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Fort Hood Program Seeks Better Care for Vets

September 10, 2010 at 5:38 PM EST
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A new program at Fort Hood is designed to provide better treatment for wounded soldiers who have returned home from Afghanistan and Iraq. Ray Suarez reports.
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JUDY WOODRUFF: Next: taking care of wounded soldiers from the Iraq and Afghan wars. As part of the NewsHour’s continuing coverage of military medical stories, Ray Suarez has a Health Unit report on one of the Army’s premier programs. Our Health Unit is a partnership with the Robert Wood Johnson Foundation. This story was also a collaboration with Independent Television News.

RAY SUAREZ: Soldiers at Fort Hood, Texas, are up before the sun is…

MAN: Exercise. One, two…

RAY SUAREZ: … getting their day started by working out. This is the largest Army base in the United States. Some units are just back from duty in Iraq and Afghanistan. Some are getting ready to return there. This company has a different mission: nursing bodies and minds back to health. These troops are in what’s called a wounded warrior transition brigade.

COL. PAUL HOSSENLOPP, commander, Wounded Warrior Transition Brigade, Fort Hood: Our mission is to heal the soldier to the maximum extent that healing can be done.

RAY SUAREZ: Colonel Paul Hossenlopp is the brigade’s commander.

COL. PAUL HOSSENLOPP: We do everything to get them back in the force and keep them on track with their career.

RAY SUAREZ: The Army has roughly 10,000 soldiers in 29 warrior transition units across the country, plus one in Germany. They were set up in the wake of the scandal at the Walter Reed Army Medical Center in 2007.

Patients there were found to be living in shoddy housing and receiving substandard care. Since then, the Army has done a thorough redesign of its health care system. Soldiers in the Fort Hood unit, for example, are assigned a team of nurse case managers, primary care providers, and commanding officers dedicated to providing coordinated care to those who need at least six months of medical help.

Not every soldier in this unit was wounded in battle. They all have access to specialists and occupational therapy, like this soldier wearing a helmet and heavy body armor while working out to rebuild his strength. Sergeant 1st Class Karl Pasco has two Purple Hearts, awarded for combat wounds received during two tours of duty in Iraq. He spent time recuperating at Walter Reed, and says the new transition brigades are a major improvement.

SGT. 1ST CLASS KARL PASCO, U.S. Army: The first time I was wounded, I didn’t have a nurse case manager. So, in some ways, it was stressful, because I not only had to manage my treatment, my appointments and all that.

RAY SUAREZ: And it’s better now?

SGT. 1ST CLASS KARL PASCO: Oh, it’s a lot better now.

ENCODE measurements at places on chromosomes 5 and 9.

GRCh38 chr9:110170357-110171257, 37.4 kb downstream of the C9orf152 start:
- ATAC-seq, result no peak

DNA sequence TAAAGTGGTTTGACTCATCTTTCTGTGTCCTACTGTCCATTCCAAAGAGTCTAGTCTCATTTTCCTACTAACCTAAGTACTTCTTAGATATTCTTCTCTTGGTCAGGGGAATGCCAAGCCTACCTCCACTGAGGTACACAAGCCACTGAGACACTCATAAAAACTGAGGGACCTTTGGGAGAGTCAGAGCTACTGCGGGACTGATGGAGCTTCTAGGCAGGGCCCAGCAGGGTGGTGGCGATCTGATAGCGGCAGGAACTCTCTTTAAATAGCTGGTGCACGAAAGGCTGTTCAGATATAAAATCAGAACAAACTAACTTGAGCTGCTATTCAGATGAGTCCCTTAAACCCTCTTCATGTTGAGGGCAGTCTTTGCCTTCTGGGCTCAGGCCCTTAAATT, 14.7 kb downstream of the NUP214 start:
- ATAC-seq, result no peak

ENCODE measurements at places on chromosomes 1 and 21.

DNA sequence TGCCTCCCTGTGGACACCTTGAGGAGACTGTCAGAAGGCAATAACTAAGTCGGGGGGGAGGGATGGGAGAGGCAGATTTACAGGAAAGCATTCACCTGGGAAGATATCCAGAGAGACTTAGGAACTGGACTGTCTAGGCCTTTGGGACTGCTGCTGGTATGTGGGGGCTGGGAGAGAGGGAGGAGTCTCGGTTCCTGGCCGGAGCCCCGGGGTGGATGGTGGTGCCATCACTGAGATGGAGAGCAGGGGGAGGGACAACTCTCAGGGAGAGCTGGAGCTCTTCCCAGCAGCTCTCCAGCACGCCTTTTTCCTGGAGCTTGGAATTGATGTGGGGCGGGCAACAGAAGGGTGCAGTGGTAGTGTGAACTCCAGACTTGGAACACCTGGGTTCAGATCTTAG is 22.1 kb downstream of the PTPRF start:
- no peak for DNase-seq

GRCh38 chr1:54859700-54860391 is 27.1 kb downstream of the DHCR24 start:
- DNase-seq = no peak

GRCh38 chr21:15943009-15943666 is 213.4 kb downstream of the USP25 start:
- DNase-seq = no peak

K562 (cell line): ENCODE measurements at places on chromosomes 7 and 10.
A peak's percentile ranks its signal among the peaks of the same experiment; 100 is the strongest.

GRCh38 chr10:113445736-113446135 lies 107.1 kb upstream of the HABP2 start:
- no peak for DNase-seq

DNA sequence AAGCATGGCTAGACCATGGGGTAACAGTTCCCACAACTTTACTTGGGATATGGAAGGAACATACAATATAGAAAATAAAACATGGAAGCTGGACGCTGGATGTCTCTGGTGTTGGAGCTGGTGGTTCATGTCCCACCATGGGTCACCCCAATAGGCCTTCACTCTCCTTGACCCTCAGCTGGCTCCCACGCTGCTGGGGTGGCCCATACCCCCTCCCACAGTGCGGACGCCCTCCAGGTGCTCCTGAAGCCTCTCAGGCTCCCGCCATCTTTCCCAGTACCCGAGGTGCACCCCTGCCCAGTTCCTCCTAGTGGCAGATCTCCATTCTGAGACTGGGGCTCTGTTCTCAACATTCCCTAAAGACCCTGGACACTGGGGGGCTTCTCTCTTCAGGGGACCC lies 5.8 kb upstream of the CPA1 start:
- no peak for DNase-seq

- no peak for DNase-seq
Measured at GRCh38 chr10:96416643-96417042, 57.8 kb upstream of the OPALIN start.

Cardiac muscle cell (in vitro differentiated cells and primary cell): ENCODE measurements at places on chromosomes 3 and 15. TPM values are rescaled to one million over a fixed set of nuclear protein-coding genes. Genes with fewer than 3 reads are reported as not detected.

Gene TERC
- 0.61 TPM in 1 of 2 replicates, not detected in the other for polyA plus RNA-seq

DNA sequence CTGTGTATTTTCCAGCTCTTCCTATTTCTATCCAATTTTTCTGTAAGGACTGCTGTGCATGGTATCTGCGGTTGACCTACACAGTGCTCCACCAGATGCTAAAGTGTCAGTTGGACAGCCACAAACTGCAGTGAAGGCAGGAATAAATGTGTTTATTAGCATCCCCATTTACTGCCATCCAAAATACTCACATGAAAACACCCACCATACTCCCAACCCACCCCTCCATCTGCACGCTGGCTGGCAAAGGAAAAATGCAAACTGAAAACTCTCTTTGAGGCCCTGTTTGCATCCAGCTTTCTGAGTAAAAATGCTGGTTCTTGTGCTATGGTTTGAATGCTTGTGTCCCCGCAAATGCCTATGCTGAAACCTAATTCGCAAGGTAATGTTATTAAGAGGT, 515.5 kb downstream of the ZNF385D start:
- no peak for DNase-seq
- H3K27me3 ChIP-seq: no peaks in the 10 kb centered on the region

RAY SUAREZ: Soldiers are assigned to these warrior transition units to provide a time to heal and a transition, either back to regular duties or back to civilian life. And while attention is paid to the wounds of war, the less visible wounds, the emotional healing that needs to be done, is, according to some, given less attention and less effective care.

Master Sergeant Orlando Garcia was also wounded in Iraq.

MASTER SGT. ORLANDO GARCIA, U.S. Army: All six were hit. Four of them were killed instantly.

RAY SUAREZ: The tattoo on his arm reminds him of the young men he lost in Iraq two-and-a-half years ago. The trauma of the war is still with him.

MASTER SGT. ORLANDO GARCIA: And these are the initials of the eight guys in my company.

RAY SUAREZ: He entered the warrior transition brigade two years ago after realizing that, along with his injured spine, he was having a hard time coping.

MASTER SGT. ORLANDO GARCIA: So, when we got back, and I was having a lot of these issues with the memory, especially, and just being depressed a lot, and then when I forgot my daughter, to pick her up, and I forgot I had even dropped her off, that was kind of the straw for me. You know, I said, God, I need help.

RAY SUAREZ: One-third of the soldiers in Fort Hood’s transition brigade have been diagnosed with post-traumatic stress disorder, or PTSD, or other mental health issues, like this woman having a panic attack on base. Master Sergeant Garcia says his treatment has really helped him manage his PTSD.

MASTER SGT. ORLANDO GARCIA: I took everything that they had, the different programs. I — from breathing techniques. I tried breathing techniques. I would do massage therapy, acupuncture.

RAY SUAREZ: But while high-ranking career, non-commissioned officers like Sergeants Pasco and Garcia are satisfied with their care, others told the NewsHour, they don’t get the help they need.

SOLDIER, Fort Hood Wounded Warrior Transition Brigade: And I have seen three doctors, and, as far as I know, I’m still unsure of what’s going on.

RAY SUAREZ: This soldier asked that we hide his identity, because he feared his superior officers would retaliate against him for speaking out.

SOLDIER, Fort Hood Wounded Warrior Transition Brigade: The diagnoses I have got from three different doctors are so vast, from, oh, you have got arthritis in your shoulder, you can go home, to, oh, you know, you have got a muscle that’s bad in your shoulder; we need to remove it.

RAY SUAREZ: This soldier has a physical injury, as well as post-traumatic stress disorder.

Has the treatment you have gotten for PTSD helped? I mean, are you feeling better? Are you sleeping better? Are you less reactive, less worried, any of those things?

SOLDIER, Fort Hood Wounded Warrior Transition Brigade: No, I — I worry all the time. I mean, I don’t sleep. I mean, sleep’s a luxury around here.